USCIRF Releases New Report on Religious Freedom Conditions in Saudi Arabia

Sep 28, 2021

USCIRF Releases New Report on Religious Freedom Conditions in Saudi Arabia

Washington, DC – The United States Commission on International Religious Freedom (USCIRF) today released the following new report:

Saudi Arabia Country Update – This report assesses religious freedom conditions in Saudi Arabia in 2021. While recent shifts have diverted power away from Saudi Arabia’s religious establishment, power remains in the hands of Saudi Arabia’s government. The government has continued, however, to make changes to male guardianship laws and has meaningfully reduced religiously intolerant content in official textbooks. The report notes that religious minorities, religious dissidents, and women in Saudi Arabia continue to face pervasive restrictions on their freedom of religion or belief. Saudi Arabia also continues to detain people on the basis of their religious beliefs, including USCIRF Religious Prisoner of Conscience Raif Badawi.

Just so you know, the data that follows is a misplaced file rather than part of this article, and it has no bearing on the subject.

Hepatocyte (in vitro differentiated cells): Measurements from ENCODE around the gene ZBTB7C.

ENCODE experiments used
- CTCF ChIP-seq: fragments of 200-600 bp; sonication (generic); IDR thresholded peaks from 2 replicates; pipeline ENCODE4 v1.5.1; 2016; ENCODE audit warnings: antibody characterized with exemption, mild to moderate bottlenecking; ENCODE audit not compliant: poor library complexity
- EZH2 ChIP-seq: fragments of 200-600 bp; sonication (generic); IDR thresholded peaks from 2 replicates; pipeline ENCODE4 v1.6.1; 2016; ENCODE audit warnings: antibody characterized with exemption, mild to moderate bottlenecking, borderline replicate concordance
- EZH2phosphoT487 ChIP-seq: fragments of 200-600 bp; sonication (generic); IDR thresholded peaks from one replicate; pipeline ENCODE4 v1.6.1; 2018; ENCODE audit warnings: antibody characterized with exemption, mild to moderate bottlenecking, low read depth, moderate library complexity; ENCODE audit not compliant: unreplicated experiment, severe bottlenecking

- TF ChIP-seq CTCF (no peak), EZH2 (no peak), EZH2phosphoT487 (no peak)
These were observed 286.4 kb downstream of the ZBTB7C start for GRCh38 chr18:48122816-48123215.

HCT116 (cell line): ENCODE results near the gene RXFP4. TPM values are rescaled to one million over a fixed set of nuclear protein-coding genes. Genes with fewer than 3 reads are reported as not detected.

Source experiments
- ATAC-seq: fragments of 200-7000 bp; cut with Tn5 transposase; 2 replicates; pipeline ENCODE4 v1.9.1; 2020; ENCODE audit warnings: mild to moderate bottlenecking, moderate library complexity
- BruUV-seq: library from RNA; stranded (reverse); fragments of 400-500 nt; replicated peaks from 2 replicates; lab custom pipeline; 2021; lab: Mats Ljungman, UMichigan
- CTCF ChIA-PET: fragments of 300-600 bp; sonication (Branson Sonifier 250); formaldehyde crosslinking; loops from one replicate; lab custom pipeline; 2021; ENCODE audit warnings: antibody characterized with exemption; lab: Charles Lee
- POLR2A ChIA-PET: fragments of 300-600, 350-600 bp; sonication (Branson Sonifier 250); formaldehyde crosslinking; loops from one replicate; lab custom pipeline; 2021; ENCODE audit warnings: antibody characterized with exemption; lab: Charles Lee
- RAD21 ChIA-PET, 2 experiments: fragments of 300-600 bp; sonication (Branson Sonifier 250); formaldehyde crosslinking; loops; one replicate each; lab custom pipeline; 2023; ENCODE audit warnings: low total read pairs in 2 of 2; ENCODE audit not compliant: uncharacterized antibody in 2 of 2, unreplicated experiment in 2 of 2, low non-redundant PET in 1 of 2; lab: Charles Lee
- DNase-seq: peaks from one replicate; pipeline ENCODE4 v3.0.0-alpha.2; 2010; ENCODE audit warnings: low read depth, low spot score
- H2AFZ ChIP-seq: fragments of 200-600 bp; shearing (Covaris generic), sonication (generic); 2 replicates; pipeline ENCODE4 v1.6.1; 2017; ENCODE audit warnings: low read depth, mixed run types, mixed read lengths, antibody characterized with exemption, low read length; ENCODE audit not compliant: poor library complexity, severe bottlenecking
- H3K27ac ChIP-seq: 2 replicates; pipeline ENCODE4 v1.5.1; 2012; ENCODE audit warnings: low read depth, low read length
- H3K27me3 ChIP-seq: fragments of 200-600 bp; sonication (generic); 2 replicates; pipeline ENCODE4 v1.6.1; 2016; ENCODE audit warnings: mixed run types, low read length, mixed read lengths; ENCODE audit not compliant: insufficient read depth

In its 2021 Annual Report, USCIRF recommended the State Department re-designate Saudi Arabia as a “Country of Particular Concern,” or CPC, for systematic, ongoing, and egregious religious freedom violations. In December 2020, the State Department re-designated Saudi Arabia as a CPC but issued a national security waiver exempting the country from otherwise legislatively mandated action as a result of the designation.

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The U.S. Commission on International Religious Freedom (USCIRF) is an independent, bipartisan federal government entity established by the U.S. Congress to monitor, analyze, and report on religious freedom abroad. USCIRF makes foreign policy recommendations to the President, the Secretary of State, and Congress intended to deter religious persecution and promote freedom of religion and belief. To interview a Commissioner, please contact USCIRF at Media@USCIRF.gov.